Byju targeting students, forcing parents to buy course: NCPCR

Byju targeting students, forcing parents to buy course: NCPCR

NCPCR has said the commission has launched an action against Byju and will send a report to the government if necessary.

Byju is feeling the heat from the parents of many young users, forcing government agencies to step in. The National Commission for the Protection of Children's Rights has revealed that the company has been targeting first-generation students, forcing parents to buy courses and, in some cases, buying their phone numbers. Priyank Kanoongo, president of the NCPCR, told the ANI news agency that the body has taken action and will send a report to the government. The commission also summoned Byju CEO Byju Raveendran on December 23 over allegations of hard-to-sell courses and cheating students.

Speaking to the news agency, Kanoongo said: "We came to know how Byju's buying phone numbers of children and their parents, rigorously following them and threatening them that their future will be ruined. They're targeting first-generation learners. We'll initiate action and if need be will make a report and write to govt."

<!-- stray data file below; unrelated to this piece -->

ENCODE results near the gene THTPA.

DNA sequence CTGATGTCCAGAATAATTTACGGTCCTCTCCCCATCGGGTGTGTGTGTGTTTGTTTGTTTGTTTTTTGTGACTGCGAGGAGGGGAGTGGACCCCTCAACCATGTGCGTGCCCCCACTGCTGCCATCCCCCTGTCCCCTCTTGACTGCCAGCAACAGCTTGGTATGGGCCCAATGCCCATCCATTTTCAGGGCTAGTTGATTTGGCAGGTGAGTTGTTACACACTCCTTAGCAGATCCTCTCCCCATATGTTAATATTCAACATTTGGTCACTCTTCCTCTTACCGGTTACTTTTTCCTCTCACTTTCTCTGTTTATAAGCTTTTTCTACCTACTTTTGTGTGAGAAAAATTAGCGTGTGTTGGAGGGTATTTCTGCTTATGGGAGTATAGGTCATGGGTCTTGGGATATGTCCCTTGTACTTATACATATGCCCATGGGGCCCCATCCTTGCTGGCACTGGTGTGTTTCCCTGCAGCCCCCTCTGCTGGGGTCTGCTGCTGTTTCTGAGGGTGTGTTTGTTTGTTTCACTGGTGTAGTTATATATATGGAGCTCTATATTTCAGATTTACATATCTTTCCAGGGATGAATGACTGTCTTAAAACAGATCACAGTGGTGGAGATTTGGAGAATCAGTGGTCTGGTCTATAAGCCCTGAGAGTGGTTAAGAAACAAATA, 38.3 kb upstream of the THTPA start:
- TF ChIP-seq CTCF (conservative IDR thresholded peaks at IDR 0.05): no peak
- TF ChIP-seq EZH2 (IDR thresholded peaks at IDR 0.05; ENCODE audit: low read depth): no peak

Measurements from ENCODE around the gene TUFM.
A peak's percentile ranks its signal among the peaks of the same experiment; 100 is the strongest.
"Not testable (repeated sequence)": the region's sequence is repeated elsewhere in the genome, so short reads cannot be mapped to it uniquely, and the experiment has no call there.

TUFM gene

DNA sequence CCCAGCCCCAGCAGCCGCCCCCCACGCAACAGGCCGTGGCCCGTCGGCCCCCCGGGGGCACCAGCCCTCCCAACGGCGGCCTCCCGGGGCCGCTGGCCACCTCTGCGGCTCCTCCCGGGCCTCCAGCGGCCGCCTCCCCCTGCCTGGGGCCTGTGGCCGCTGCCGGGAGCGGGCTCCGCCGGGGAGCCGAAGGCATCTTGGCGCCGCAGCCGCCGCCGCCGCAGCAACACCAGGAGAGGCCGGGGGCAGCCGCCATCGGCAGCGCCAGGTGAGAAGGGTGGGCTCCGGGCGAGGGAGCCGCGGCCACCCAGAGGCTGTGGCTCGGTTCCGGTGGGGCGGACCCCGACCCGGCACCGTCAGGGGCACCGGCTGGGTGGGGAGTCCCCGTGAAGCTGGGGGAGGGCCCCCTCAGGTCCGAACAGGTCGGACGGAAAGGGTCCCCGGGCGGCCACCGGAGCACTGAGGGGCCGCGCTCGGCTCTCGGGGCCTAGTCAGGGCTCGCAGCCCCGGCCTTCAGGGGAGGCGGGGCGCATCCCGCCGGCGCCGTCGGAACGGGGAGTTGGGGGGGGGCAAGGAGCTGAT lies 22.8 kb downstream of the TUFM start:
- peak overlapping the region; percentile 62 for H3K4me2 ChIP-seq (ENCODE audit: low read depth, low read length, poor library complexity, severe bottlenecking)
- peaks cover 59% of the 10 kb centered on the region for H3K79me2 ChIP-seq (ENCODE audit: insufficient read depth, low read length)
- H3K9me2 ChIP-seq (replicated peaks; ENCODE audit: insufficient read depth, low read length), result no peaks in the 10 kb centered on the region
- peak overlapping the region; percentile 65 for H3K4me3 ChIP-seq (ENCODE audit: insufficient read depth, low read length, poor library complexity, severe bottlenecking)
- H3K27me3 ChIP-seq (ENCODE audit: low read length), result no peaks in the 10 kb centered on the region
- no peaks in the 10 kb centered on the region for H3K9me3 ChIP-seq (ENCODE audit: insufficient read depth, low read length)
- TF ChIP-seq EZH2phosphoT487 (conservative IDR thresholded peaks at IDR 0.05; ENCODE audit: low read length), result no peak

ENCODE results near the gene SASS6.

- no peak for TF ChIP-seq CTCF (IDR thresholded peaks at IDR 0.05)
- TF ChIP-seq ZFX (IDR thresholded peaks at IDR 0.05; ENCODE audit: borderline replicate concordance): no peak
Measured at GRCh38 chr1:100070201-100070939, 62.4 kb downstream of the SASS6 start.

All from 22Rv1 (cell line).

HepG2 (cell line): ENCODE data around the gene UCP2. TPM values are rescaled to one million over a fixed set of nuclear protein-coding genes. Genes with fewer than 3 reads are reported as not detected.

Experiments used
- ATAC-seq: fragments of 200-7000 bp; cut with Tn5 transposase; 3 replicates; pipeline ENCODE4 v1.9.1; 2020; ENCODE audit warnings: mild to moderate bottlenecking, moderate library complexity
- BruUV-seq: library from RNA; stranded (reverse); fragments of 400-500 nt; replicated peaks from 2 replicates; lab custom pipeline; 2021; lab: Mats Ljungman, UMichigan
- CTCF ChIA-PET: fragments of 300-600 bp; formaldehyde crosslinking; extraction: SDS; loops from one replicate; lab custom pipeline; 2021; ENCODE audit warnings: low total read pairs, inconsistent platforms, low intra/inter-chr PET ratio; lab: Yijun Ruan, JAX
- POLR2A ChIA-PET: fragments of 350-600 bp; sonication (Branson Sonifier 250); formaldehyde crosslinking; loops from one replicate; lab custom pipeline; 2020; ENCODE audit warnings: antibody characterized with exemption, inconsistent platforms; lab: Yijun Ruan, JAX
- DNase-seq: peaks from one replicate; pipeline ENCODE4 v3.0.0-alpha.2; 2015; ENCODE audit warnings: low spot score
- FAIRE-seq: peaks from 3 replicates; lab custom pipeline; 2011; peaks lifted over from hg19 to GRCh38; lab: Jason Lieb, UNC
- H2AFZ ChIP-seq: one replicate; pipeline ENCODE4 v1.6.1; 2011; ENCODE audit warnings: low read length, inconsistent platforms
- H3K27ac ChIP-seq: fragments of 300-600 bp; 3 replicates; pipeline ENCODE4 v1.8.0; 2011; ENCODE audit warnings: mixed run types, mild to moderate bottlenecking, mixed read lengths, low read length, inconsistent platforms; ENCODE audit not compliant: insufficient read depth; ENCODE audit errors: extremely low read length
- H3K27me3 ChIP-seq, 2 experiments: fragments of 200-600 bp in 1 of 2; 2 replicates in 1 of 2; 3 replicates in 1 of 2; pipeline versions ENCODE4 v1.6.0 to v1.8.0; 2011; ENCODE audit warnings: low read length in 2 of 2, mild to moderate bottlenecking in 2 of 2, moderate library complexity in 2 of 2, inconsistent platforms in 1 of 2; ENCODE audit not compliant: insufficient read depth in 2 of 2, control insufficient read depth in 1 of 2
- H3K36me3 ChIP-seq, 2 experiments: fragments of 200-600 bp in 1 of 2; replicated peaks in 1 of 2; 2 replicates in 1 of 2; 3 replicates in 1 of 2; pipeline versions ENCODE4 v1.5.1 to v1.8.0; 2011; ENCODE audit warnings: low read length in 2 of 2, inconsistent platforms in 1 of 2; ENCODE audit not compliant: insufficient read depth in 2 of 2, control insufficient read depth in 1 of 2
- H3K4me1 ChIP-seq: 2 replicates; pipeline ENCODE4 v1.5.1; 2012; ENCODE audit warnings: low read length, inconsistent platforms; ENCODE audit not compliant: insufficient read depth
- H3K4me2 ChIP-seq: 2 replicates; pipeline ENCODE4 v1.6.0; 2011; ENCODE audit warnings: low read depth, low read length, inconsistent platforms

Even before the COVID-19 pandemic, Byju was multiplying in India, and the platform offered various courses to students in different parts of the country. Through a series of acquisitions, the company also expanded its portfolio. However, in recent months several publications have spoken with some parents whose children are learning about courses from the platform. The company is also under financial pressure and recently laid off 5 per cent of the workforce.

The Context (powered by the Thomson Reuters Foundation) spoke to 22 Byju customers, several from low-income households, and learned that families have been "aggressively attacked by vendors, and some have been forced to pay for courses." Some families were also "tricked into taking out loans and ultimately ran out of money."

Additionally, the report adds that "Byju's staff took advantage of a desire to provide the best education for their children and encroached on their privacy by ambushing them in public, pressuring them at home, or secretly collecting their data."

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